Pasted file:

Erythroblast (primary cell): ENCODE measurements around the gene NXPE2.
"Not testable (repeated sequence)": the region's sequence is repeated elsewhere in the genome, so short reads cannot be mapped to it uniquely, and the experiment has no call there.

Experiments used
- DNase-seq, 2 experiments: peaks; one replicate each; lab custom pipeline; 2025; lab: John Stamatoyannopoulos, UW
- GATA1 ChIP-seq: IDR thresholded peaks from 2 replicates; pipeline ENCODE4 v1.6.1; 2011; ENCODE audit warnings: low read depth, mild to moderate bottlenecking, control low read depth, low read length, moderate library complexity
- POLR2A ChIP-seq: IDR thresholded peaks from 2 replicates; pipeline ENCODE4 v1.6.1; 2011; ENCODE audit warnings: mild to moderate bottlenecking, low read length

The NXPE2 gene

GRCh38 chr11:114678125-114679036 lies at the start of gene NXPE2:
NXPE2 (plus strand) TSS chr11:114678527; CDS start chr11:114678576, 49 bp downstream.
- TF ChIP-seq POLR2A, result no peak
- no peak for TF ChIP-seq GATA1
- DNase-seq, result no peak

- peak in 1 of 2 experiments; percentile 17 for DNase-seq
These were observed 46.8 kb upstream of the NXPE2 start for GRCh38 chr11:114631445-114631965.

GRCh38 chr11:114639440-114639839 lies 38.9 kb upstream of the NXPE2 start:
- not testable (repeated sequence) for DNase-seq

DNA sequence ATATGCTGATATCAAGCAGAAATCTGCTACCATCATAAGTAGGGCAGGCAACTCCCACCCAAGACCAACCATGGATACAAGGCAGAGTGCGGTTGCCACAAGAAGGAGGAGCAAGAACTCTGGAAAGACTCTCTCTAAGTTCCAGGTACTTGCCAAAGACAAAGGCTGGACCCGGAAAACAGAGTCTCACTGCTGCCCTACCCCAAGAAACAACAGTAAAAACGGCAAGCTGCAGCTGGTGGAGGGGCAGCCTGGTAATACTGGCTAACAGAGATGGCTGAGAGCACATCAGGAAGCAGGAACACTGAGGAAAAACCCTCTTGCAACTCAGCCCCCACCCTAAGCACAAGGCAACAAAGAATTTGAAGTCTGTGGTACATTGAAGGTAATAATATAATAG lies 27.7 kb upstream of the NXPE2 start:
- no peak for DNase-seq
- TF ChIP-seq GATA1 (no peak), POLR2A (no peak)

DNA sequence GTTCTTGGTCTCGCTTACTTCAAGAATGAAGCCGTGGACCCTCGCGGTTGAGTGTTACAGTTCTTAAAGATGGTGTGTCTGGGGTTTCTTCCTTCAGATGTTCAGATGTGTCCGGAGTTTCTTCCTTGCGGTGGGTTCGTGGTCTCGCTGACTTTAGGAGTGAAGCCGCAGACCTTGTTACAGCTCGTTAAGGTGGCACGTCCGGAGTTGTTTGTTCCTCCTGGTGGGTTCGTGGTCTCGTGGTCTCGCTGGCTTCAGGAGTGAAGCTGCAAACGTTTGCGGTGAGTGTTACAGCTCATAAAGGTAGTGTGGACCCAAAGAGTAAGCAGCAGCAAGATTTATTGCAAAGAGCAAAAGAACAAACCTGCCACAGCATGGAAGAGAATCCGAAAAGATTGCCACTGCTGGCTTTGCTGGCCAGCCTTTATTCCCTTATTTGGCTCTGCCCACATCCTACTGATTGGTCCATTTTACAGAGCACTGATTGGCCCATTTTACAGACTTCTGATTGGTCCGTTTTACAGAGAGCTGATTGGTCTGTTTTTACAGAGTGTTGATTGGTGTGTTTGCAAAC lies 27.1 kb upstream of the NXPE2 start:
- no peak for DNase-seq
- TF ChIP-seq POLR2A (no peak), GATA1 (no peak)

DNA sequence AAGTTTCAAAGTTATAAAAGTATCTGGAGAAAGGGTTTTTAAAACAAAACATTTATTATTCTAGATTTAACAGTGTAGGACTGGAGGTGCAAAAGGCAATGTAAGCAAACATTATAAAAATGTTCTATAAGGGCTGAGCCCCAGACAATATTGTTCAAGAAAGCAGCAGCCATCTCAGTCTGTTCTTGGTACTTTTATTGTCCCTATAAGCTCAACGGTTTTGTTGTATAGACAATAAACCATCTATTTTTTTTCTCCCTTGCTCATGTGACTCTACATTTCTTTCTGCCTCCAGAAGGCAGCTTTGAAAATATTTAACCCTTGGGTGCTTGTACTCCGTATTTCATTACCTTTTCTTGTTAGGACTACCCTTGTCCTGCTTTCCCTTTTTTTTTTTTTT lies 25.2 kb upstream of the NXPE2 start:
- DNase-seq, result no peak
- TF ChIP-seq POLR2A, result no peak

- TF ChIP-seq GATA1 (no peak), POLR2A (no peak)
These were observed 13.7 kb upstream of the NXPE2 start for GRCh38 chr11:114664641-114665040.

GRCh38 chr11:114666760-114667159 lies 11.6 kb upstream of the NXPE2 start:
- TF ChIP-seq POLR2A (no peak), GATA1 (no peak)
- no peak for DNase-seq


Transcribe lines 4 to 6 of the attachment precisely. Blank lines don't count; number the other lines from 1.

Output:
- DNase-seq, 2 experiments: peaks; one replicate each; lab custom pipeline; 2025; lab: John Stamatoyannopoulos, UW
- GATA1 ChIP-seq: IDR thresholded peaks from 2 replicates; pipeline ENCODE4 v1.6.1; 2011; ENCODE audit warnings: low read depth, mild to moderate bottlenecking, control low read depth, low read length, moderate library complexity
- POLR2A ChIP-seq: IDR thresholded peaks from 2 replicates; pipeline ENCODE4 v1.6.1; 2011; ENCODE audit warnings: mild to moderate bottlenecking, low read length